Molly soon realises she will never settle into this place and escapes, bringing her sister and cousin with her. They begin to walk the 2,400 km home, pursued all the way by a tracking team with orders to bring them back. Attempted escapes from these institutions were common, though rarely successful. It is worth reminding yourself at this point of the film that the real Molly Craig and her family actually went through this ordeal, as we see the girls take on 1,500 miles of rough desert terrain.
Rabbit Proof Fence is a remarkably accurate account of a dark episode in Australia's history. It is both harrowing and heart-warming, and gives us just a glimpse into the pain and suffering of Aboriginal people in Australia as a result of the policy of 'breeding out'.
The film doesn't even touch on the genocide or appropriation of lands by the Europeans that the Aborigines experienced, but in showing the heartbreaking suffering inflicted on innocent families as a result of racial intolerance and phobias, people watching may finally begin to understand why the Aborigines are so desperate for an apology from the government even now, over 60 years later.
BY JOANNE CORCORAN
Now that was scary
28 Days Later
Directed by Danny Boyle
Directed by Danny Boyle
28 Days Later did what any top notch horror movie should - it made me jump out of my seat at least once and frightened the bejaysus out of me. I was well satisfied.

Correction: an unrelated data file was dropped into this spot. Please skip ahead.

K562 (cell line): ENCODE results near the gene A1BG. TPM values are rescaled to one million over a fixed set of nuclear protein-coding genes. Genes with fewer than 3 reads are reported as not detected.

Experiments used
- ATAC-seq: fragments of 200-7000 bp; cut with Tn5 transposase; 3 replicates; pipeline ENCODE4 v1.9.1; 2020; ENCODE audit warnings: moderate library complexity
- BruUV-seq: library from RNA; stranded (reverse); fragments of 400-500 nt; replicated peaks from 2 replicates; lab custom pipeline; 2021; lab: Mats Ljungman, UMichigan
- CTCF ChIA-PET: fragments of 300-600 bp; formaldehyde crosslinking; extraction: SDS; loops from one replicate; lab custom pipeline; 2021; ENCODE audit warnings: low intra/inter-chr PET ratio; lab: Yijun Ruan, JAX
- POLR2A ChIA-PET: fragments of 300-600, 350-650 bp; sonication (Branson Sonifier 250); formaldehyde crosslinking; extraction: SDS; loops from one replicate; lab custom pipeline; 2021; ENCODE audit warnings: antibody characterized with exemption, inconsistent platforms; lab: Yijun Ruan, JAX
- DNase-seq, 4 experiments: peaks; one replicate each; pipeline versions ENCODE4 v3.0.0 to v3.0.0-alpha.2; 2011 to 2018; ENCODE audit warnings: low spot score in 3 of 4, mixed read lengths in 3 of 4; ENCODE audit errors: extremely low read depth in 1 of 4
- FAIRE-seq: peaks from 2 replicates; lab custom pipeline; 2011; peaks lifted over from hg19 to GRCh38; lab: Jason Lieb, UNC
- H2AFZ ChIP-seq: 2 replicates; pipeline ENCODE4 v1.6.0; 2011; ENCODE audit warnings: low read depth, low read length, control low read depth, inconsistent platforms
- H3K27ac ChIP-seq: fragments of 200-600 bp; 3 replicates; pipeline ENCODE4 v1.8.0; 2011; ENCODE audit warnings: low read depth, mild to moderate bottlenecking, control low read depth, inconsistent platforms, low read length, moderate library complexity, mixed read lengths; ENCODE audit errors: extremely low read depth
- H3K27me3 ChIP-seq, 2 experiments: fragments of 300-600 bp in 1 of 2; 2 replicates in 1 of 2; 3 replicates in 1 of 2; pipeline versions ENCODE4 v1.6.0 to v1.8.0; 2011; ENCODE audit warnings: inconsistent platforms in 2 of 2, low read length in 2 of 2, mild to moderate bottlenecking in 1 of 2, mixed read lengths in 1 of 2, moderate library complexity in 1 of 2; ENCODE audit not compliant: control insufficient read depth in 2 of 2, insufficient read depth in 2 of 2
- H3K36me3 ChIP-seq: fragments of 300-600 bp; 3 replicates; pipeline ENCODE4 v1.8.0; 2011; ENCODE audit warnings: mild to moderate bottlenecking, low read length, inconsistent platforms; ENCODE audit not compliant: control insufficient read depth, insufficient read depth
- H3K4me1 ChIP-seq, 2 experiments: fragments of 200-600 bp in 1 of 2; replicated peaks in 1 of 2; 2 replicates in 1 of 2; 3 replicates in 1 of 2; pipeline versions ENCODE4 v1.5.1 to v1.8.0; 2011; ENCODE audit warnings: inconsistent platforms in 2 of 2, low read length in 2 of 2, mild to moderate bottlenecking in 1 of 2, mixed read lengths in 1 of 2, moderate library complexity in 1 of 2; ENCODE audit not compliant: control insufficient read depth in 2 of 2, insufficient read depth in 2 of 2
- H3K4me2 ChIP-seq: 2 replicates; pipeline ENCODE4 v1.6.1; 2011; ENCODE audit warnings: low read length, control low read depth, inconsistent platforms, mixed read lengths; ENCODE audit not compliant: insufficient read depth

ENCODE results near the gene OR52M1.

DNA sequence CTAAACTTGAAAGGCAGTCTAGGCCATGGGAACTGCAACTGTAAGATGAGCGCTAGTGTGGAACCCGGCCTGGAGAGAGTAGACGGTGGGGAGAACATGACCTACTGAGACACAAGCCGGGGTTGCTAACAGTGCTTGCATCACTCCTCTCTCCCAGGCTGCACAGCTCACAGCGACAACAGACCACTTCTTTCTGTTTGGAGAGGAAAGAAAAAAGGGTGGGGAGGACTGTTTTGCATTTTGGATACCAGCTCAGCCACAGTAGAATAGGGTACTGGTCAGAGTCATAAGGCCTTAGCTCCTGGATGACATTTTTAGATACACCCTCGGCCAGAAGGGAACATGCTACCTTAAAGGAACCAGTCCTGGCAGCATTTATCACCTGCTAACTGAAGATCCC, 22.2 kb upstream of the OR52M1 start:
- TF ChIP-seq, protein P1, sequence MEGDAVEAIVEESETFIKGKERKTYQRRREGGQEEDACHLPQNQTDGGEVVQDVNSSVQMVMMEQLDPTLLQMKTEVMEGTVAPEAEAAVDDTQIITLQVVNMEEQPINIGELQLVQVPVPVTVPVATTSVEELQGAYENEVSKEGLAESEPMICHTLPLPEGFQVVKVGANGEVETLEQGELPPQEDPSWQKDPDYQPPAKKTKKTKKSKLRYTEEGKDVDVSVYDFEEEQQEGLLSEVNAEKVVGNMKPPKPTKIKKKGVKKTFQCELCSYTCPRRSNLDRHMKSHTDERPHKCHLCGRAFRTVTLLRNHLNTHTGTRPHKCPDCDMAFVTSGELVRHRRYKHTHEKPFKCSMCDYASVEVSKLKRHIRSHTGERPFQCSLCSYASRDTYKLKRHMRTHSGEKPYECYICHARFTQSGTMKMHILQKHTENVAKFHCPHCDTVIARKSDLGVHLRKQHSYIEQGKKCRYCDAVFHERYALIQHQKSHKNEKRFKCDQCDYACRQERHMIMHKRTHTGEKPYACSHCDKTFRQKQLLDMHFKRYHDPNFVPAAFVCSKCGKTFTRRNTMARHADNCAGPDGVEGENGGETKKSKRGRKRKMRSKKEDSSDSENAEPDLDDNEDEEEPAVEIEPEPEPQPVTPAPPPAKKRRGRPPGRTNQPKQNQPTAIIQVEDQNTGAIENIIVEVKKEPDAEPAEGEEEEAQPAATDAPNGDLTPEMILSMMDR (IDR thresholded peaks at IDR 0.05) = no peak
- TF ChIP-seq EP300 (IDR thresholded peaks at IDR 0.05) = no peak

The fact that two of the movie's main characters are played by Irish actors was just icing on the cake. Danny Boyle, the director of Trainspotting, is back on top form with this horror masterpiece, in which almost the entire population of Britain falls victim to a plague that turns its victims into homicidal lunatics. There are disturbingly close-up camera angles, painful suspense punctuated by intense shocks and some fine performances. If you don't jump in your seat at least once, you are a better man than I am, Gunga Din.
I wanted to see the movie because I had recently been impressed by Cillian Murphy's performance in On The Edge. In that low budget Irish movie, he plays a teenager who tries to commit suicide after his alcoholic father's death and the plot follows his progress as he enters a psychiatric hospital for treatment under the care of Stephen Rea, falling in love along the way. Like 28 Days Later, the story is primarily told through his experience, but this latest project is in a different league.
The basic plot is that a virus locking those infected into a permanent state of killing rage is accidentally released from a British research facility. Carried by animals and humans, it is impossible to contain and spreads like wildfire.
Murphy plays a bicycle courier who is hit by a car and wakes up from a coma alone in hospital 28 days later. He wanders the eerily deserted streets of London, without a clue as to what manner of catastrophe has struck, before making contact with a small group of survivors and joining the desperate struggle to protect themselves from the infected. Brendan Gleeson is his usual impressive self as another survivor.
I won't spoil the plot or give away the most terrifying moments, but there is no space to relax in this movie. The tight camera angles and grainy picture add to the tension and the infected are wonderfully disgustingly manic baddies.
Go see it if you enjoy a good scary movie.
BY MARTIN SPAIN